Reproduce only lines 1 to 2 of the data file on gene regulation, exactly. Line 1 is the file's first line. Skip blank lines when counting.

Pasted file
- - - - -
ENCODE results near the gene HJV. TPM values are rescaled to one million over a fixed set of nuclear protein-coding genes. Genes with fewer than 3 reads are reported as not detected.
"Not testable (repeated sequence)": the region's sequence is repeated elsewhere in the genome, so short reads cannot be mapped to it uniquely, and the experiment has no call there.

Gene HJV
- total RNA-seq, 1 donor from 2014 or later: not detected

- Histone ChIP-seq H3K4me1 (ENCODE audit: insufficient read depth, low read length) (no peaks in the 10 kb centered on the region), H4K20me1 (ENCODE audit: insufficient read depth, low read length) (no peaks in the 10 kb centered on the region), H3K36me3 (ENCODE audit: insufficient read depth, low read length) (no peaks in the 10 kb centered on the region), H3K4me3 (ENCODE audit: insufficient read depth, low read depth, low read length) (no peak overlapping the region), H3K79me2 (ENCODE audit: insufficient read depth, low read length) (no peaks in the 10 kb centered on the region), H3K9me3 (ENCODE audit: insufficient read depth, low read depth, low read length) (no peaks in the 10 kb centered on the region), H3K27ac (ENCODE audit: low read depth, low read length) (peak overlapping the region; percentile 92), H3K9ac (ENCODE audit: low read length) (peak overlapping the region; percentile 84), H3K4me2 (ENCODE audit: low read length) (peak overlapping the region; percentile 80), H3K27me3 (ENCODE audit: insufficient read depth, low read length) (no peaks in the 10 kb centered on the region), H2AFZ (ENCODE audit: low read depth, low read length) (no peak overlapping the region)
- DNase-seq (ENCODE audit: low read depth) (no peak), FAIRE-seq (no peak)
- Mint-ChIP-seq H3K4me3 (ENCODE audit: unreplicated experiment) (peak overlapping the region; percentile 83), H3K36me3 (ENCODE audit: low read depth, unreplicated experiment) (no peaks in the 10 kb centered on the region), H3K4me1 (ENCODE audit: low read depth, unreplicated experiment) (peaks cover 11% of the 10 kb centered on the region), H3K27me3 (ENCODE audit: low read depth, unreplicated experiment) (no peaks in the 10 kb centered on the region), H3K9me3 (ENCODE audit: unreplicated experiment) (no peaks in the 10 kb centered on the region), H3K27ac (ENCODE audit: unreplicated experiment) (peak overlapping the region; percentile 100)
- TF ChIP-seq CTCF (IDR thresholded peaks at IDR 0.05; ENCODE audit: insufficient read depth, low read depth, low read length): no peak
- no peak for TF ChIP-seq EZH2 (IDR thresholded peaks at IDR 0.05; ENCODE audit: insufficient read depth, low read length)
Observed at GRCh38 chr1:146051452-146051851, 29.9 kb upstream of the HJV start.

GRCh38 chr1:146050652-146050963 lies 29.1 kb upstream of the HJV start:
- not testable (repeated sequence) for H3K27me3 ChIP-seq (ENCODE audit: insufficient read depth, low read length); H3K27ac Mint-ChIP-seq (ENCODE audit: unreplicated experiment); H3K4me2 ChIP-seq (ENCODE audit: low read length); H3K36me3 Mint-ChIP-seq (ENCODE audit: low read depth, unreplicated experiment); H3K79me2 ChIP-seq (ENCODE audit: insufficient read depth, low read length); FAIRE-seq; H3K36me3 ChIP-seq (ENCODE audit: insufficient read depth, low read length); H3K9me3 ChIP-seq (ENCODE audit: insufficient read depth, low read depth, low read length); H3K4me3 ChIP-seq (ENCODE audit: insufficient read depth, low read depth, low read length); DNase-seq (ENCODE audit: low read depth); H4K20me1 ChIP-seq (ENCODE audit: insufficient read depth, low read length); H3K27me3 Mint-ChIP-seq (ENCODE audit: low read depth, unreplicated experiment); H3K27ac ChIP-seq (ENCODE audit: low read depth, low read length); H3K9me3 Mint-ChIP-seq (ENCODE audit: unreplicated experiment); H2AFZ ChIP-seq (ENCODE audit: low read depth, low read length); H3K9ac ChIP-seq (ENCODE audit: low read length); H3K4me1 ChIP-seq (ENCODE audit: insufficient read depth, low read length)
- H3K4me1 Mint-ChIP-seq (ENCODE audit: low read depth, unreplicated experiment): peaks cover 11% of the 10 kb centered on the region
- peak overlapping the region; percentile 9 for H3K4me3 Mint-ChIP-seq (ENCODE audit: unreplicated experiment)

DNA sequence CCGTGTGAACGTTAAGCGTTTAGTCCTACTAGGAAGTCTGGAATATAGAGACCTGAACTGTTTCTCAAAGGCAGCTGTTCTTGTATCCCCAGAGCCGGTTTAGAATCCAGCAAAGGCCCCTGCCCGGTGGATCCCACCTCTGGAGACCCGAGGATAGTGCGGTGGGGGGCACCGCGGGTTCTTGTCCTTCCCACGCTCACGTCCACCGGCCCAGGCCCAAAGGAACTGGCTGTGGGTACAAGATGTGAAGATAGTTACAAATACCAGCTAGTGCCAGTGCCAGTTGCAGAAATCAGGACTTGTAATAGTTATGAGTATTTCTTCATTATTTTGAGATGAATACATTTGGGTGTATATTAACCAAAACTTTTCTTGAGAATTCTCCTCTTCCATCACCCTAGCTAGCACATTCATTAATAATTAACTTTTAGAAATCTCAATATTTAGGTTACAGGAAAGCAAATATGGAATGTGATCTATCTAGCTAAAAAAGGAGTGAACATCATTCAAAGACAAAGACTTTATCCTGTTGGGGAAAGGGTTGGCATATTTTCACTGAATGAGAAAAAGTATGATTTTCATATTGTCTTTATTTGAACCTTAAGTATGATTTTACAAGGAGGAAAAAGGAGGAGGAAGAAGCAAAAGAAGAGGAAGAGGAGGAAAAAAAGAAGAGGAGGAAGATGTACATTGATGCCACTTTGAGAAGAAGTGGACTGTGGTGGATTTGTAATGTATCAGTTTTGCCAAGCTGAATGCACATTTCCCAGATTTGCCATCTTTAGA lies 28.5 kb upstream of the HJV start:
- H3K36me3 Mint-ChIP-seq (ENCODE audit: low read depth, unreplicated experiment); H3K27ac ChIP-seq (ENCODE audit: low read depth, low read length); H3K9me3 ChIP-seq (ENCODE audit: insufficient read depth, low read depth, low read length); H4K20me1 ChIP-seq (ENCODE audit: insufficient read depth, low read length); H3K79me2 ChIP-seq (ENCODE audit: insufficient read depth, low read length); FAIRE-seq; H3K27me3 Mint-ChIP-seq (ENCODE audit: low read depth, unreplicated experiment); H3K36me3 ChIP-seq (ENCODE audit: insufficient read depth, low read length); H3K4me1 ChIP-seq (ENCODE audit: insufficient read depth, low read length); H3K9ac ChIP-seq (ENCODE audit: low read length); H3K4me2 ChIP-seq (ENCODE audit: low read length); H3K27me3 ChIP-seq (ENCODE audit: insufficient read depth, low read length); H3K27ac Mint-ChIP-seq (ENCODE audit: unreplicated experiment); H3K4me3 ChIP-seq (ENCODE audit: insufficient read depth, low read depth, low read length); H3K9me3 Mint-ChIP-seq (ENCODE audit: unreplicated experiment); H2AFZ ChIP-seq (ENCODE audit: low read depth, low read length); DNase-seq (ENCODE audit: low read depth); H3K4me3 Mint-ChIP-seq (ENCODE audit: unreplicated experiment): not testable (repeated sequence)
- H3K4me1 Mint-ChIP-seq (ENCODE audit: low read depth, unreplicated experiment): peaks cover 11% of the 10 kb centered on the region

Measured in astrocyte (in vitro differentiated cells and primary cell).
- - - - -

ENCODE results near the gene HJV. TPM values are rescaled to one million over a fixed set of nuclear protein-coding genes. Genes with fewer than 3 reads are reported as not detected.
"Not testable (repeated sequence)": the region's sequence is repeated elsewhere in the genome, so short reads cannot be mapped to it uniquely, and the experiment has no call there.